1888-10-12 Gregory Thorebourne Mistletoe poisoning. Discovered inside of a holding compartment within a fishing trawler owned by the Thorebourne family. N/A

Expedition: On 1890-11-01, Authority-owned naval vessels, with the aid of second-hand accounts provided by sailors, ascertained the exact location of RPC-331 had manifested. Nautical charts were issued to all branches of the Authority via telegraph. Authority Central Command readied an expeditionary force, assembled from elements of separate divisions, to travel to RPC-331 with the goal of establishing an outpost on it for future containment procedures.

Due to the dangers posed by heavy ice pervading the North Sea, operators selected the RV Majestic for the voyage. The ship possessed a robust hull, steam turbines, and a rounded shape - the latter was capable of penetrating packed ice.

On 1891-01-21, the RV Majestic departed from London on its maiden voyage to RPC-331. Wireless telegraphs relayed the ship's position and stability to nearby steamships; however, after several weeks, no further developments were ascertained. The RV Majestic did not return on its scheduled date on 1891-06-29. Thereafter, for several months a series of messages had been sent to numerous civilian and military ships, which sailed through the North, Baltic, and Norwegian seas. Though theorised to have originated from the missing crew, the prefixed names of senders, typical of telegram templates, were not included. Initially, messages included "SOS" and "CDQ" with randomised letters and symbols, matching those carved in RPC-331-1 cadavers.

Secondary rescue ships sent to RPC-331's last-known whereabouts could not find a landmass, nor any wreckage that matched the RV Majestic's design or make.

Discovery of RPC-331-2

After a decade, a derelict mass materialised by the shores of Kirkwall, Shetland. It consisted of 31 tonnes of wood, metal, reeds, and seal and whale carcass. Silver coins were festooned to the exterior sides of the gestalt. As for recovery operations, the local council, under Authority purview, salvaged the item and hauled it to the British Museum for storage. A severely damaged compendium (hereby designated RPC-331-2) belonging to Chief Anthropologist George Bellinghausen was discovered, packed under layers of despoiled flesh.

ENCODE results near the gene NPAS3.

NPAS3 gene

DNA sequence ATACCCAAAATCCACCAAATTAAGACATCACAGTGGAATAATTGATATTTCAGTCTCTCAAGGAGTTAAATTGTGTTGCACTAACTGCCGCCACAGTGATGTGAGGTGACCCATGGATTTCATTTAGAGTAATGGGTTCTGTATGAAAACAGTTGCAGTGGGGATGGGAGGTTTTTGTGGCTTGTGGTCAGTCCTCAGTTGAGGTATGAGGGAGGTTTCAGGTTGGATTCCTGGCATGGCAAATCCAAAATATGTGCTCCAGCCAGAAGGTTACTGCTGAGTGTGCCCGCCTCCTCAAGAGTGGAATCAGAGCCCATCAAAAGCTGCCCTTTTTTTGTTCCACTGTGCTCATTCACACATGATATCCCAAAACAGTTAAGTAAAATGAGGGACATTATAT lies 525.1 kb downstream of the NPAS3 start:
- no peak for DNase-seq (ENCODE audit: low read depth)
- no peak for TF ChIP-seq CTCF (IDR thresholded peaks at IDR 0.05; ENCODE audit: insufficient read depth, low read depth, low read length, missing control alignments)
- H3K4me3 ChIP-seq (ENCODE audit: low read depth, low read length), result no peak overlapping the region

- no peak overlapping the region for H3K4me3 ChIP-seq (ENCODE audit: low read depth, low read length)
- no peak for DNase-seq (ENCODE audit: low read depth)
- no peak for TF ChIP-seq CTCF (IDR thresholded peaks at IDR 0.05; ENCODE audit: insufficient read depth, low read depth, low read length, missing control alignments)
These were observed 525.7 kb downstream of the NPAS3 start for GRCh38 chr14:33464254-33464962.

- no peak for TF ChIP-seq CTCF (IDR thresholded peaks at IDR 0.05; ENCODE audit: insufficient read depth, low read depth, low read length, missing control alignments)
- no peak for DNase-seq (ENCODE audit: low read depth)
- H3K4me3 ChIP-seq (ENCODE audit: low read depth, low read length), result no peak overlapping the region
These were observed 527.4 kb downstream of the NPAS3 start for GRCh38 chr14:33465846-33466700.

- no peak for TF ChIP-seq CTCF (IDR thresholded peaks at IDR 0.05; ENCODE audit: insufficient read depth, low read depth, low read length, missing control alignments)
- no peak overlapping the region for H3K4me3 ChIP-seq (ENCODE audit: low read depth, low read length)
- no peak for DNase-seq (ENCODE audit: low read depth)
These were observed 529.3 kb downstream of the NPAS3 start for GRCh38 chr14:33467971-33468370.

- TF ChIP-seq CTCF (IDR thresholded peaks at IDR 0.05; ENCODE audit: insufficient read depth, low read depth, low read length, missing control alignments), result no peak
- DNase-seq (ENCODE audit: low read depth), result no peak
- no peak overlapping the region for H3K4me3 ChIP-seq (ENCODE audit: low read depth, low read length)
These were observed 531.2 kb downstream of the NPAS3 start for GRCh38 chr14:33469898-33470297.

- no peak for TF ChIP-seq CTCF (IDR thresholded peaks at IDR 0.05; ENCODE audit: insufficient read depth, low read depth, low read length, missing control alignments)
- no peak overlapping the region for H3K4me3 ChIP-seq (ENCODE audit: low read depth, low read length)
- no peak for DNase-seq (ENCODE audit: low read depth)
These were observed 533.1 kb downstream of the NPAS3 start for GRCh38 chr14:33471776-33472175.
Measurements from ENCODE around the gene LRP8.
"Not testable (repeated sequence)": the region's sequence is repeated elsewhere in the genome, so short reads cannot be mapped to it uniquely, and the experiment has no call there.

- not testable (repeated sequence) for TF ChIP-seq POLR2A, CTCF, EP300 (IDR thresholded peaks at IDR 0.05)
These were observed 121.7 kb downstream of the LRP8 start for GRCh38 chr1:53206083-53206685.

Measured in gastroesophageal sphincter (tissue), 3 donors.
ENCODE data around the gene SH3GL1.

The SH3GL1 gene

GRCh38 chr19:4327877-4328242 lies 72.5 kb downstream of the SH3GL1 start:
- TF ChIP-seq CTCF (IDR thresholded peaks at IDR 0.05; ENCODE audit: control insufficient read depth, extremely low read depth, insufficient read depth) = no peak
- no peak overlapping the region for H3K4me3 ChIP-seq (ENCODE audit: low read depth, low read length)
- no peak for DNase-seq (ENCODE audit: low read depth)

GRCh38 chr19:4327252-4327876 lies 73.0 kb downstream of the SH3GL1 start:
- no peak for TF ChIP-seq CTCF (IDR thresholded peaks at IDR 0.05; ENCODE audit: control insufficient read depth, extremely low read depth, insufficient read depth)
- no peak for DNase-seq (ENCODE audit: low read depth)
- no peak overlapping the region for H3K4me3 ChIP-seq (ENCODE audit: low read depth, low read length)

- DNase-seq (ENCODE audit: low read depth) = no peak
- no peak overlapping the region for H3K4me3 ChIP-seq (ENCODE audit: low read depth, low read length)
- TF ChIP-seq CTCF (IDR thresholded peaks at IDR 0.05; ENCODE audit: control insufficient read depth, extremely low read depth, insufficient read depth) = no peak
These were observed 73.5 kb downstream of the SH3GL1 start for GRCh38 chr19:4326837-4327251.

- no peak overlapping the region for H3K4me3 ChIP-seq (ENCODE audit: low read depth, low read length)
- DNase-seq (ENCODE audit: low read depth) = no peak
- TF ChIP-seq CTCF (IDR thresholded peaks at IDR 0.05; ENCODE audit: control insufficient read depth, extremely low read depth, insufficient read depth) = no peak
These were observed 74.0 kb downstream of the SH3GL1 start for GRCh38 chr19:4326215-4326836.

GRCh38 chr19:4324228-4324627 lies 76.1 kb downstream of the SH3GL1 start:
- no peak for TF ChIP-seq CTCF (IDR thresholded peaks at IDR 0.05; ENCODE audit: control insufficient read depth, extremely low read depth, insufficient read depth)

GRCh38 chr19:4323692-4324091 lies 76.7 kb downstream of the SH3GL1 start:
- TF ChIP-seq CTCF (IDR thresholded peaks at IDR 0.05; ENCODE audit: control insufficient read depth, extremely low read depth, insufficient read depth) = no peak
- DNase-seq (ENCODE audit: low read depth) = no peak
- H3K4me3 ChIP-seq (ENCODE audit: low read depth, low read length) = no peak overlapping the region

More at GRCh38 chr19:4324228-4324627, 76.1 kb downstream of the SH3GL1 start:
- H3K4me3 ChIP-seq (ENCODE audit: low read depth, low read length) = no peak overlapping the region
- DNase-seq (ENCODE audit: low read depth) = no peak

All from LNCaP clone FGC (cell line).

RPC-331-2's anomalous properties became apparent after researchers opened and read from its contents. When researchers attempted to compile the text, contradictory elements of Dr. Bellinghausen's accounts surfaced by the middle and end of the compendium. Peer-review revealed each individual attempt at transcribing the text led to more idiosyncrasies. Attempts to read and compile these iterations led to further derivations - namely, changes in language, names, and locations. Researchers experienced a wide-range of deleterious effects from long-term exposure, described by some as a form of "whip-lash." Others experienced difficulties maintaining a left-to-right writing style or pronouncing words sequentially.

Because of these complications, predictions of RPC-331-2's manifestations have been significantly difficult. No concrete evidence on the whereabouts of RV Majestic and its crew exists.

Brief Compilation of RPC-331-2's Changes Over Time


The following transcriptions describe RPC-331-2 contents in its entirety, and exists as the only record of RPC-331's inland areas.

Unauthorised access is forbidden.